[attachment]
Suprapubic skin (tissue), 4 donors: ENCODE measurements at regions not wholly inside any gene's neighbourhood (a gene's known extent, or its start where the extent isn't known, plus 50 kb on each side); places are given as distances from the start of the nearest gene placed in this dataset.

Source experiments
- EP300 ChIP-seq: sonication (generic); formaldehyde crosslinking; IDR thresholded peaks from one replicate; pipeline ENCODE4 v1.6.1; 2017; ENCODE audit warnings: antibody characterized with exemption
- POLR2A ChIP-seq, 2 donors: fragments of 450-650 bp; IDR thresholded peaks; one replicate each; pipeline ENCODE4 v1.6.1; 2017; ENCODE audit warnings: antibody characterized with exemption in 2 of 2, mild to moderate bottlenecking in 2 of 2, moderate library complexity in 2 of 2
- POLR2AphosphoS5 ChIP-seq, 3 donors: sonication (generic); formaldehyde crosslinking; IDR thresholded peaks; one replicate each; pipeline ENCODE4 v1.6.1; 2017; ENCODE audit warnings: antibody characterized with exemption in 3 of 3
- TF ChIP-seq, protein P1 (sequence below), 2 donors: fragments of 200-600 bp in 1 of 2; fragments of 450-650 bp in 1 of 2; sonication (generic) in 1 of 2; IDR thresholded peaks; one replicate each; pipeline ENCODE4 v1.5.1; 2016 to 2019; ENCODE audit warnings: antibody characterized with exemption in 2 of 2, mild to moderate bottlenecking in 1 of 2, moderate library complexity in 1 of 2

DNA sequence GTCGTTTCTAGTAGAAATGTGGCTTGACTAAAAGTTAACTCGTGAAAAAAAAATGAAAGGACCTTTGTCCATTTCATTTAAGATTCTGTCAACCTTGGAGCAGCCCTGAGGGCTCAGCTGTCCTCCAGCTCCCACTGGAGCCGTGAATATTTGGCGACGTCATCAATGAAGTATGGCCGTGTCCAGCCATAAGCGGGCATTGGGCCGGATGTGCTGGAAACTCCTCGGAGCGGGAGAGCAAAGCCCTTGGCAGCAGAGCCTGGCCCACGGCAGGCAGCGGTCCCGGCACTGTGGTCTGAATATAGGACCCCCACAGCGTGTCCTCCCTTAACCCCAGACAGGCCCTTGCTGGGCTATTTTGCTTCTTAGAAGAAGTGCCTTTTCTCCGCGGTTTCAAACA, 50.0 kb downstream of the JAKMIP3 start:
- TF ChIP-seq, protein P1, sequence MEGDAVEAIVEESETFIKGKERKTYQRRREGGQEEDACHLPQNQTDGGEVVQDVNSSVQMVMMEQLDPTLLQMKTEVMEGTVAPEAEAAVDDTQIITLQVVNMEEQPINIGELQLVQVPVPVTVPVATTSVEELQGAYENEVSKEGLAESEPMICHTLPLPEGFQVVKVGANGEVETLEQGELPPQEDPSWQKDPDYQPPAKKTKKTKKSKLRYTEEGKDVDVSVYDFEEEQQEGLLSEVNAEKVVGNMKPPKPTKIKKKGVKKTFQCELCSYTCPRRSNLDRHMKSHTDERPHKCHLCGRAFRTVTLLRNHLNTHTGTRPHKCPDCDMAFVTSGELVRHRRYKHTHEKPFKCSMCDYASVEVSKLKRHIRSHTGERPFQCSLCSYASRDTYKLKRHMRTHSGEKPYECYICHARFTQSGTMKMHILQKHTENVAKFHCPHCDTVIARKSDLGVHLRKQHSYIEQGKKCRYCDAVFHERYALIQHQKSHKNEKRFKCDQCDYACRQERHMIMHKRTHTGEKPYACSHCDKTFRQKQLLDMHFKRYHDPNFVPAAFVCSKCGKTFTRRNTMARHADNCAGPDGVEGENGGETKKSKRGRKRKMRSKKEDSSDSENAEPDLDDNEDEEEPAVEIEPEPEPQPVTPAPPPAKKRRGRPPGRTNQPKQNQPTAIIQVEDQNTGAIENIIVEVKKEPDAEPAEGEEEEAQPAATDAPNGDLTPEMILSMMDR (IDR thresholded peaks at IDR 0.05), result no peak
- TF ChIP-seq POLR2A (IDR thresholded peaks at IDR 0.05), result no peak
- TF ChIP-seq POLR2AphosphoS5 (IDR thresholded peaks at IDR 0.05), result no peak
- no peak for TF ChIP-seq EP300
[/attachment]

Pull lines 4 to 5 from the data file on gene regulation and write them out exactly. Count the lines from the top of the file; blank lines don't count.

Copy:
- POLR2A ChIP-seq, 2 donors: fragments of 450-650 bp; IDR thresholded peaks; one replicate each; pipeline ENCODE4 v1.6.1; 2017; ENCODE audit warnings: antibody characterized with exemption in 2 of 2, mild to moderate bottlenecking in 2 of 2, moderate library complexity in 2 of 2
- POLR2AphosphoS5 ChIP-seq, 3 donors: sonication (generic); formaldehyde crosslinking; IDR thresholded peaks; one replicate each; pipeline ENCODE4 v1.6.1; 2017; ENCODE audit warnings: antibody characterized with exemption in 3 of 3